WEST PALM BEACH, FLORIDA—To see a fish snag a snack can be quite impressive. Many species sneak up on unsuspecting prey and suck them in without getting very close to the tasty morsel. But suction feeding doesn't come easily when fish first hatch. In the wild, 99% of fish larvae die. Even when the newborns are protected from predators and harsh living conditions and given access to plenty of food, 70% still succumb. The reason, researchers in Israel showed in mid-2014, is that very young fish are terrible at sucking in their food (see video above), particularly in the first day after hatching. Now, using high-speed video and analyzing hundreds of prey-catching attempts, that team has determined that larval fish fail to take in prey fast enough to swallow it. Also, water currents set up inside the mouth, sometimes pushing the prey back out, they reported here today at the annual meeting of the Society for Integrative and Comparative Biology. For those little fish, the water seems thick and hard to push around. In just a few days, however, the fish that do make it grow big enough to move water effectively into their mouths. So why don't fish evolve to lay bigger eggs and hatch bigger larvae more able to swallow prey? The researchers say computer modeling suggests that there is a size trade-off: Bigger eggs might allow bigger larvae that are more likely to survive, but not the easy diffusion of oxygen the developing embryos need to survive.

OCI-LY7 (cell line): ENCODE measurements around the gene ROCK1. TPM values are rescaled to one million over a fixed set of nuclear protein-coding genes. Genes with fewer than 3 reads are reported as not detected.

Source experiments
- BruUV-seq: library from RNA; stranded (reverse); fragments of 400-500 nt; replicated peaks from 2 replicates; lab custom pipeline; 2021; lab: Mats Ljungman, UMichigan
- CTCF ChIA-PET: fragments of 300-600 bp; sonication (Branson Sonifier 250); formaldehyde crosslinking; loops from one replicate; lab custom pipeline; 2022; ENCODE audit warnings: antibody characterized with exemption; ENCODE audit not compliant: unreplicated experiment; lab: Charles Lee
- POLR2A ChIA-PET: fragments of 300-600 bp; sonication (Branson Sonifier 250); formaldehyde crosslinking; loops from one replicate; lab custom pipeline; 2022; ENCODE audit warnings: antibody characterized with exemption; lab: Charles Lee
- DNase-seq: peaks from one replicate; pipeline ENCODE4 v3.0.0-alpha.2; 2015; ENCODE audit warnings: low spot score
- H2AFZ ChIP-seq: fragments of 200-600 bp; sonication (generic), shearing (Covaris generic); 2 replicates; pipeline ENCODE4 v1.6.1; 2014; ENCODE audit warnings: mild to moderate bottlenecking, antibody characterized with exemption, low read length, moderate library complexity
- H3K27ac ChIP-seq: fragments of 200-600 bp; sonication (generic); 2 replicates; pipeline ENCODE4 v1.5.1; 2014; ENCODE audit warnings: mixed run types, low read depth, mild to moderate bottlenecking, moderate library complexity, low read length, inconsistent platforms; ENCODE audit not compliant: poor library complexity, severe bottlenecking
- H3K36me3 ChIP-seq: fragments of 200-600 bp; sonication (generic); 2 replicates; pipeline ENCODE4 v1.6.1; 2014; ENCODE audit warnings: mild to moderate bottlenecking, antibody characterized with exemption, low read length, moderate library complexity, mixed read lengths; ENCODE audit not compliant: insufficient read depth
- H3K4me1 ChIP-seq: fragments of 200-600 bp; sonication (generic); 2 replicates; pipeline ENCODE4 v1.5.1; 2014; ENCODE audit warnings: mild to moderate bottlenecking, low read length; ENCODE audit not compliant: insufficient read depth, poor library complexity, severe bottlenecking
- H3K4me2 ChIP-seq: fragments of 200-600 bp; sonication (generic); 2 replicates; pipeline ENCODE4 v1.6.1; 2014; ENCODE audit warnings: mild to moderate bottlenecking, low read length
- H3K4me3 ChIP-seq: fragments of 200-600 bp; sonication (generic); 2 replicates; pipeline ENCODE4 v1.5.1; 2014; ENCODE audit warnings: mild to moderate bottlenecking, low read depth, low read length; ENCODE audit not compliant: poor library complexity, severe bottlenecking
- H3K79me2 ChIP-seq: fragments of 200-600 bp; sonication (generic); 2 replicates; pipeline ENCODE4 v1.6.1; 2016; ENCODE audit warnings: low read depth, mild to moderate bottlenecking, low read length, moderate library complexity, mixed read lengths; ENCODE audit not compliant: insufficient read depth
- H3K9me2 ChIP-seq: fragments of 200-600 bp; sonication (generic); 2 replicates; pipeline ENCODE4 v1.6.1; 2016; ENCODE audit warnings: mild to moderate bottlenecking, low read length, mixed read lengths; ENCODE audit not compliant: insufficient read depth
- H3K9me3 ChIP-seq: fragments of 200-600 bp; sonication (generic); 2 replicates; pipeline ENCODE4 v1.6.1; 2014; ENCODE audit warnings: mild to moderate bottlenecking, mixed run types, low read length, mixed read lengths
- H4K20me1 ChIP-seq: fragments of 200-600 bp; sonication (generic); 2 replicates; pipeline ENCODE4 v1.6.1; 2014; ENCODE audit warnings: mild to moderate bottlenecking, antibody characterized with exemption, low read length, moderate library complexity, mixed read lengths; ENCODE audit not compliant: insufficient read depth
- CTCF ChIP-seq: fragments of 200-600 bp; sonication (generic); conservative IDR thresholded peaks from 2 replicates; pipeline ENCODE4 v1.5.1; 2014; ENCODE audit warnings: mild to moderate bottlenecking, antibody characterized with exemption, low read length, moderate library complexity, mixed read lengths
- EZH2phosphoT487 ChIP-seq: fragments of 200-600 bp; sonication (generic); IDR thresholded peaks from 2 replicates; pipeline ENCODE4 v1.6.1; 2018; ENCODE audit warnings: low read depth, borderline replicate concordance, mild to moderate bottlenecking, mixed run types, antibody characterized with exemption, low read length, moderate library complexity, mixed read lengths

(Main video credit: Miri Zilka; linked video credit: Peter Wainwright, University of California, Davis)